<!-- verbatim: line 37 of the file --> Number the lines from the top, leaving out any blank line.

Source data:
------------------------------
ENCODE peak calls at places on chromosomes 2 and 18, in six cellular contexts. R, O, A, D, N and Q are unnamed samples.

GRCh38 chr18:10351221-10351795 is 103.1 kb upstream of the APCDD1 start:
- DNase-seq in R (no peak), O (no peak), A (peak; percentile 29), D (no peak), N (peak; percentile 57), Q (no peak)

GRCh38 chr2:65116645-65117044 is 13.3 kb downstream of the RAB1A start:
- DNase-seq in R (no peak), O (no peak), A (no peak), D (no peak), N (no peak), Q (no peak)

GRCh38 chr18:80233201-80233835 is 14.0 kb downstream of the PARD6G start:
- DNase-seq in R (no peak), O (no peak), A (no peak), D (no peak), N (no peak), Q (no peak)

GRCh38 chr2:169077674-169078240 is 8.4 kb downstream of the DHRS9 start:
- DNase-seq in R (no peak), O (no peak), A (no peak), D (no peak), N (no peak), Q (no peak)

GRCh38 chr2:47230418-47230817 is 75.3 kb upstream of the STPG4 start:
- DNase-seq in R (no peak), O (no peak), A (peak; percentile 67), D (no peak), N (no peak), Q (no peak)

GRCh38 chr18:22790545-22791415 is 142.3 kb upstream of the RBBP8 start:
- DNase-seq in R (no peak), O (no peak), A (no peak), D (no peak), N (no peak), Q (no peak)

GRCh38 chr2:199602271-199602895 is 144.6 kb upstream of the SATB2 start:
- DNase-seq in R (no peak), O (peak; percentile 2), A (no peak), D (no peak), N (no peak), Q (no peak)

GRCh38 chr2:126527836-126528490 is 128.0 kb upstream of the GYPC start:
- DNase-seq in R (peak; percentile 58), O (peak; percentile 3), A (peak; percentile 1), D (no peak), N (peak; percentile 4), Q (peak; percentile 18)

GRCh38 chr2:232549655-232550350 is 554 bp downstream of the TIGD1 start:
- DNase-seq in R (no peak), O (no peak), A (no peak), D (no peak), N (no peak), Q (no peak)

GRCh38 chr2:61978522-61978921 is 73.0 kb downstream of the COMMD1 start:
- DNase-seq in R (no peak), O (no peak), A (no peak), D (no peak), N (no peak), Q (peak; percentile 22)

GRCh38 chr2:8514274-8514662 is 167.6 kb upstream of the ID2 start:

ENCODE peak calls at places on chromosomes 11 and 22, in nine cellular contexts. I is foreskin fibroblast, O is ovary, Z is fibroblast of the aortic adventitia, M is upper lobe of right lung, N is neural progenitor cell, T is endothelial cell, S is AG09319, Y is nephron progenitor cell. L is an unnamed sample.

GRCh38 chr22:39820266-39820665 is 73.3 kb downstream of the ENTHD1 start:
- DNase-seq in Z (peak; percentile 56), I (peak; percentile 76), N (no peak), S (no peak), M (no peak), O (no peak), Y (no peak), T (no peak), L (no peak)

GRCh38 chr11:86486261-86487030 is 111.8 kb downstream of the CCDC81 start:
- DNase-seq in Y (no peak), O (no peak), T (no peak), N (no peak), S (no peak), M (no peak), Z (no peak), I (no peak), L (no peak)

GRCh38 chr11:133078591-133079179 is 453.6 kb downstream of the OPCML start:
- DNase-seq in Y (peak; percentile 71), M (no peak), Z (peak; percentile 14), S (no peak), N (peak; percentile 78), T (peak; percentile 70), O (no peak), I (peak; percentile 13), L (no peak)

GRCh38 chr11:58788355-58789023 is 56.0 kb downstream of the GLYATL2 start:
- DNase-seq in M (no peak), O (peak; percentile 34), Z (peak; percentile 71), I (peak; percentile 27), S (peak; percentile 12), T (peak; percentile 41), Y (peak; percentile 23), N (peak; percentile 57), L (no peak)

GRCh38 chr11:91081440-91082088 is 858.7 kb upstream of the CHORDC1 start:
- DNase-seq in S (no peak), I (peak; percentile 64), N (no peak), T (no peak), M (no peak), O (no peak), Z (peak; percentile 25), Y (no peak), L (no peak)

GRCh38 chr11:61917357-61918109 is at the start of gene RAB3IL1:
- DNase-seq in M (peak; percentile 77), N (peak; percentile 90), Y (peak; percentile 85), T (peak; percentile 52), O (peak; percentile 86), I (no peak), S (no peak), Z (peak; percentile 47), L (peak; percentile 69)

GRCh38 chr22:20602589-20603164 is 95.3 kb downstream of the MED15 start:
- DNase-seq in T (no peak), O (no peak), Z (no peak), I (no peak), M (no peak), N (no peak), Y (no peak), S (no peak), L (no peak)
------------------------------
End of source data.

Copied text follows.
- DNase-seq in T (no peak), O (no peak), Z (no peak), I (no peak), M (no peak), N (no peak), Y (no peak), S (no peak), L (no peak)